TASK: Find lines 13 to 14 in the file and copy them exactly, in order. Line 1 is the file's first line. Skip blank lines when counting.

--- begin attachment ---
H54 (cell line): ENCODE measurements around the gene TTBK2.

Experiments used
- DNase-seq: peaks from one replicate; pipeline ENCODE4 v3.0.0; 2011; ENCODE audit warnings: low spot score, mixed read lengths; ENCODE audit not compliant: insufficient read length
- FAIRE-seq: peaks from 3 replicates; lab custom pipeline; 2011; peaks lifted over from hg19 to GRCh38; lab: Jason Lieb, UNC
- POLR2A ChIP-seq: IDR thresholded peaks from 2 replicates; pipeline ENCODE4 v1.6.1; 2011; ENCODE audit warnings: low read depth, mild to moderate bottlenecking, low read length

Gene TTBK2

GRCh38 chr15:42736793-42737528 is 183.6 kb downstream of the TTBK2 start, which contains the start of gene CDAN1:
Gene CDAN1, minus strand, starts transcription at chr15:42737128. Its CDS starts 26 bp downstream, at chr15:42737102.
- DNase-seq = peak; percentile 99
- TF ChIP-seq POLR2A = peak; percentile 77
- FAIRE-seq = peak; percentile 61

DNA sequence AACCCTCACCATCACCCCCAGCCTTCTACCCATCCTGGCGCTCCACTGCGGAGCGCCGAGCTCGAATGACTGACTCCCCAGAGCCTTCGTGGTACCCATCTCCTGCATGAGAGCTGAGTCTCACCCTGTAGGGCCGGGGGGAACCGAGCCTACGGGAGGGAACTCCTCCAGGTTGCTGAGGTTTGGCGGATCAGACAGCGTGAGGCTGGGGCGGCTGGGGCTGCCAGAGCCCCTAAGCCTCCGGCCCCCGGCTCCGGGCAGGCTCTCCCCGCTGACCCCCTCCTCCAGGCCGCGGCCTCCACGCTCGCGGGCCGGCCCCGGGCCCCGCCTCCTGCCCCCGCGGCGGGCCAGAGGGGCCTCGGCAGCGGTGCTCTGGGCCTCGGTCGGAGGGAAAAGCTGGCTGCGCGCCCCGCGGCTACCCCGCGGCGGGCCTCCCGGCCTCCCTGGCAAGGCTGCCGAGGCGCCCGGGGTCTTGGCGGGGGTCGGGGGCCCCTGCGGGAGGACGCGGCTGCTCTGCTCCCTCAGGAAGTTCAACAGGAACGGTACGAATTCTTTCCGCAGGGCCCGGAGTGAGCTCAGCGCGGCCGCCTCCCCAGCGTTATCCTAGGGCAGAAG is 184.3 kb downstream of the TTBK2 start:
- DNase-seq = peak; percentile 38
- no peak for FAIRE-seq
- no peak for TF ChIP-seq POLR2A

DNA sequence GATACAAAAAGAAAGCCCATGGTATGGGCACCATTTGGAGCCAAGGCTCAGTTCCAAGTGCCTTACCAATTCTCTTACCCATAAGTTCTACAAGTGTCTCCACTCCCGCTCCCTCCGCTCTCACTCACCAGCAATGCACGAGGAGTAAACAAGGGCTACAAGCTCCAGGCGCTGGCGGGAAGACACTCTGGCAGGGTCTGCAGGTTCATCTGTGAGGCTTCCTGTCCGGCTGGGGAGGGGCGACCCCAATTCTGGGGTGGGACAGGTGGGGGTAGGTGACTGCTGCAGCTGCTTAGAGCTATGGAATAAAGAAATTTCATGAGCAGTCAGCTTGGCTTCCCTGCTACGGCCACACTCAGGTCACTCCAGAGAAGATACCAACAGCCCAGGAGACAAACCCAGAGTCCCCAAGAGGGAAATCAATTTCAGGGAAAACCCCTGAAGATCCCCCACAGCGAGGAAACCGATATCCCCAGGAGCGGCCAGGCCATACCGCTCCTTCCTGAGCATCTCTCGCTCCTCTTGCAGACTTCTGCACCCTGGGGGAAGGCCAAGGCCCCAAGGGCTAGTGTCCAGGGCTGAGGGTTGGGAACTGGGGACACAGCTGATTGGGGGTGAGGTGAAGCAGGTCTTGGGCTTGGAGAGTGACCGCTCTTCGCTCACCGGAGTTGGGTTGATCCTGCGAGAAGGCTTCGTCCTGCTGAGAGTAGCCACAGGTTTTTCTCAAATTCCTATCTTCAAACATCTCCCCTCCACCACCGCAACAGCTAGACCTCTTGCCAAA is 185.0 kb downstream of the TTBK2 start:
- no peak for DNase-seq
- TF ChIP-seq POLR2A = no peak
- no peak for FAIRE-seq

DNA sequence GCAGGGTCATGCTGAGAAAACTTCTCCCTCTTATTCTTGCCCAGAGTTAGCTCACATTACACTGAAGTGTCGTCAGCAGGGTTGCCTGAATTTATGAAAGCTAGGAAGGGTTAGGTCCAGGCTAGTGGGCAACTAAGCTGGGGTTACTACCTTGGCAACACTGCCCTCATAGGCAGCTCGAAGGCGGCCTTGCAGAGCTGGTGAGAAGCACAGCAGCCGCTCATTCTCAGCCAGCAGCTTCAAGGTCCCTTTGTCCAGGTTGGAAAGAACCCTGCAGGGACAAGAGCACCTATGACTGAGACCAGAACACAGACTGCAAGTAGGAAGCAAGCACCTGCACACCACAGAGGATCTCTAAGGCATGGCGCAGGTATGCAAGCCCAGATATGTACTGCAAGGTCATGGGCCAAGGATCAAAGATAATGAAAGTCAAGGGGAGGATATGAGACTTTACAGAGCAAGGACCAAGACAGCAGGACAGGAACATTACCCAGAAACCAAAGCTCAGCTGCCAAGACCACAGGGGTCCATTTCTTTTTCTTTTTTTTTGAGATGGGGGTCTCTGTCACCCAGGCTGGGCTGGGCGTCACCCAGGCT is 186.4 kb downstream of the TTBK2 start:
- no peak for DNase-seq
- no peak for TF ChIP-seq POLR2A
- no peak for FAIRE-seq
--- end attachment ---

- DNase-seq = peak; percentile 38
- no peak for FAIRE-seq